But he isn't bashful about his very modest goals of what the disc might accomplish. "I simply hope the album dispels any rumors that we suck," he says.
McMurtry believes he knows why songwriters have that reputation. The reason isn't the first guess, which would be because many times in mainstream country the songwriter and the singer are two different people.
"People listening to mainstream country really don't know who wrote the songs and really don't much care. They probably assume the one singing the song wrote it."
That has happened to McMurtry before after Robert Earl Keen recorded McMurtry's "Levelland" on his "Picnic" album. People continue to ask McMurtry to play that Robert Earl Keen song.
But the reason he thinks singer/songwriters have gotten a bad reputation is more simple and to the point. "A lot of singer/songwriters do suck," he said. "In some circles, the songwriter just can't play."
Whether capturing a live show in the studio or going there to record new music, the approach to making a disc hasn't changed much from his first attempts at Columbia until now.
"I don't think I've changed the process any," he says. "It's still recorded live in the studio. If we don't get it in three or four takes, there's probably something wrong anyway. Sometimes we get our best energy after the drummer has gotten pissed off and just goes off on it."
When McMurtry does venture out on the road, he's finding his audience changing a bit.
"Our crowd used to be all guys who were prematurely bald," says McMurtry. "I refer to them as Johnnys. They could relate to my music. Now the crowd seems to be getting younger. It's like Johnnys' kids are showing up. We're now playing in a lot of theatres and rock clubs because they have better equipment."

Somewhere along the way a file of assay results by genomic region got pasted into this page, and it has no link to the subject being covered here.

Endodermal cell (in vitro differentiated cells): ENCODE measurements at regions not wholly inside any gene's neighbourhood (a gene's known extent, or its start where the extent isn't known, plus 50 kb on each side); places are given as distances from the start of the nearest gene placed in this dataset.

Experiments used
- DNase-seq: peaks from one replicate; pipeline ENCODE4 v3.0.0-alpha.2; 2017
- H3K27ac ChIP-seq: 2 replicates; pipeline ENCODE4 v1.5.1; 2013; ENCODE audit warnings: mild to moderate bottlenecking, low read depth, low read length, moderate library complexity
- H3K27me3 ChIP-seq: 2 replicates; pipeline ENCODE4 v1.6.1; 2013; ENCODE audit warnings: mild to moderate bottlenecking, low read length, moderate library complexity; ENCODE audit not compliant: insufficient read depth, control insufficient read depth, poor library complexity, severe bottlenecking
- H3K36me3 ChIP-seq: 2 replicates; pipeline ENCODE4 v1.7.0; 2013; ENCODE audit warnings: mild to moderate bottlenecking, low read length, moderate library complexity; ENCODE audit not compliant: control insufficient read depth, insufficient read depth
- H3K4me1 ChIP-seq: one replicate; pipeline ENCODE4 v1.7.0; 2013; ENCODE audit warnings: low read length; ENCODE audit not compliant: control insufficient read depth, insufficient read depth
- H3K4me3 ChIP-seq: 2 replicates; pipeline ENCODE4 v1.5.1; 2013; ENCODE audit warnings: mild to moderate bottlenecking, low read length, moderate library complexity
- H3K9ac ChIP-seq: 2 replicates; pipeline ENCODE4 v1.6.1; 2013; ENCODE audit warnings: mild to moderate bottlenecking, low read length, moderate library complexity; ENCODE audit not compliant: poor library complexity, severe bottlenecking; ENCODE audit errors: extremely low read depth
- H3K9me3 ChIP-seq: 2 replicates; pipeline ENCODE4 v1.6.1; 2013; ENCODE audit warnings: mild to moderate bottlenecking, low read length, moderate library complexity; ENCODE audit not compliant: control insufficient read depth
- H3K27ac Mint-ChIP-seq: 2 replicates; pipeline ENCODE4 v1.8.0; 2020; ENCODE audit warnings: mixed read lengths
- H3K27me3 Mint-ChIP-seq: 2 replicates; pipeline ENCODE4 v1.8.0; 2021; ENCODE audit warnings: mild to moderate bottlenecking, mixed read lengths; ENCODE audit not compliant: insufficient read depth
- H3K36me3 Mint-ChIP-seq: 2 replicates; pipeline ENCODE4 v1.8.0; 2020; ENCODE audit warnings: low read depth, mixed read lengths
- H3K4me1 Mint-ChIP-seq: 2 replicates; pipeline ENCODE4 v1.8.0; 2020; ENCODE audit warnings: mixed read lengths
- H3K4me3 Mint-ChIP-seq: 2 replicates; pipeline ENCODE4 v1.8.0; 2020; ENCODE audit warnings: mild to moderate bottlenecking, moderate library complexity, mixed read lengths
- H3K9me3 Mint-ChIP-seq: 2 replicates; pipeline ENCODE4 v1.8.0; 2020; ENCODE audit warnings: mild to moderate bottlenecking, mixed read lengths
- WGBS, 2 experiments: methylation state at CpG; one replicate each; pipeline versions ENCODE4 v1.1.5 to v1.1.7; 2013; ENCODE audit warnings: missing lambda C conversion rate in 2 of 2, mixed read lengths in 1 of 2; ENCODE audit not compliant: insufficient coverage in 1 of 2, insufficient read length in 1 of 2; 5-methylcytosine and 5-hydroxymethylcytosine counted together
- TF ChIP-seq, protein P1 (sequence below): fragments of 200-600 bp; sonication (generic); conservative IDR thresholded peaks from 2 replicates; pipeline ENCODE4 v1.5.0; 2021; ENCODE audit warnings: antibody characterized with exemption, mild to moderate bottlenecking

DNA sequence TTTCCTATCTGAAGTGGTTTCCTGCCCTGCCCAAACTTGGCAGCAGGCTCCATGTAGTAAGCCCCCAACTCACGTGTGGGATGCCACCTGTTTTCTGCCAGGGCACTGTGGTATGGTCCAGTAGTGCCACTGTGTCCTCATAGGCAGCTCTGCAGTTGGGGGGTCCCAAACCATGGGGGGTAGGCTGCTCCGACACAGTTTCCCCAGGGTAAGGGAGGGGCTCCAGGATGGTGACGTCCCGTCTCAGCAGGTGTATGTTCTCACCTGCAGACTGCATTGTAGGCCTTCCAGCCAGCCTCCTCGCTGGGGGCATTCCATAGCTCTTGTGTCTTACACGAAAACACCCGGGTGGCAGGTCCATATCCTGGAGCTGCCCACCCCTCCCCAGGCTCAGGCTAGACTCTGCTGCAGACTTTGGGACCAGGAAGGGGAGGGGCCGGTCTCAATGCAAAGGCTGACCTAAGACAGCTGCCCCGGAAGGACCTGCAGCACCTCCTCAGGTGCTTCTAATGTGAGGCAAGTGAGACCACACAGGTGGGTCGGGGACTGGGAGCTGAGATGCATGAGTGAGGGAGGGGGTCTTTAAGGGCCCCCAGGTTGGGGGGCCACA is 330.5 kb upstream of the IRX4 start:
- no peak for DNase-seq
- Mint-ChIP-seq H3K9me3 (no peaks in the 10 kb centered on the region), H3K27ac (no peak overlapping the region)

Should anyone go to McMurtry's show, he has some advice. "Don't sit down front in the middle where it sounds like shit," he says. "We try to keep that area open for dancers. If just one dancer comes down there, it improves the kinetic energy. But if you want to hear the words, sit off to the side where the vocals come out."
McMurtry didn't play often in Austin for some time even though it was his residence. It had nothing to do with not enjoying that climate, but rather a geographical condition surrounding his band.
"My bass player was in New York, and my drummer was in Los Angeles. I couldn't afford to bring them in for live shows."
Now his band, delicately titled The Heartless Bastards on the new album, is local, and McMurtry plays most every Wednesday in Austin's Continental Club.
McMurtry has, having tried bartending, acting and housepainting as vocations before deciding on music. In his on-stage banter on the new album, he confesses that he enjoys his life as a "beer salesman."
The Internet has also been a help to McMurtry in spreading the word and the music to places without access to his tours or his music. Although his own website isn't among the more informative or interactive on the site, he does appreciate that fans can connect to him indirectly through home computers.
"I think it probably has helped to get the word out," says McMurtry. "I'll have people ask me about where I'm going to be playing and I tell them to check Pollstar. I don't put it on my site because people can get my schedule and a whole lot more on their site."
Another electronic connection is the Yahoo group devoted to him and his music. The group is just over 3 years old and boasts more than 200 members. In January of 2004 the group was at its peak, logging over 200 messages in that month alone.
"I guess it means I must be doing my job right," said McMurtry. "I don't know who they expect me to be when they pick up a disc or see a show, but hopefully these things will help them come to know me."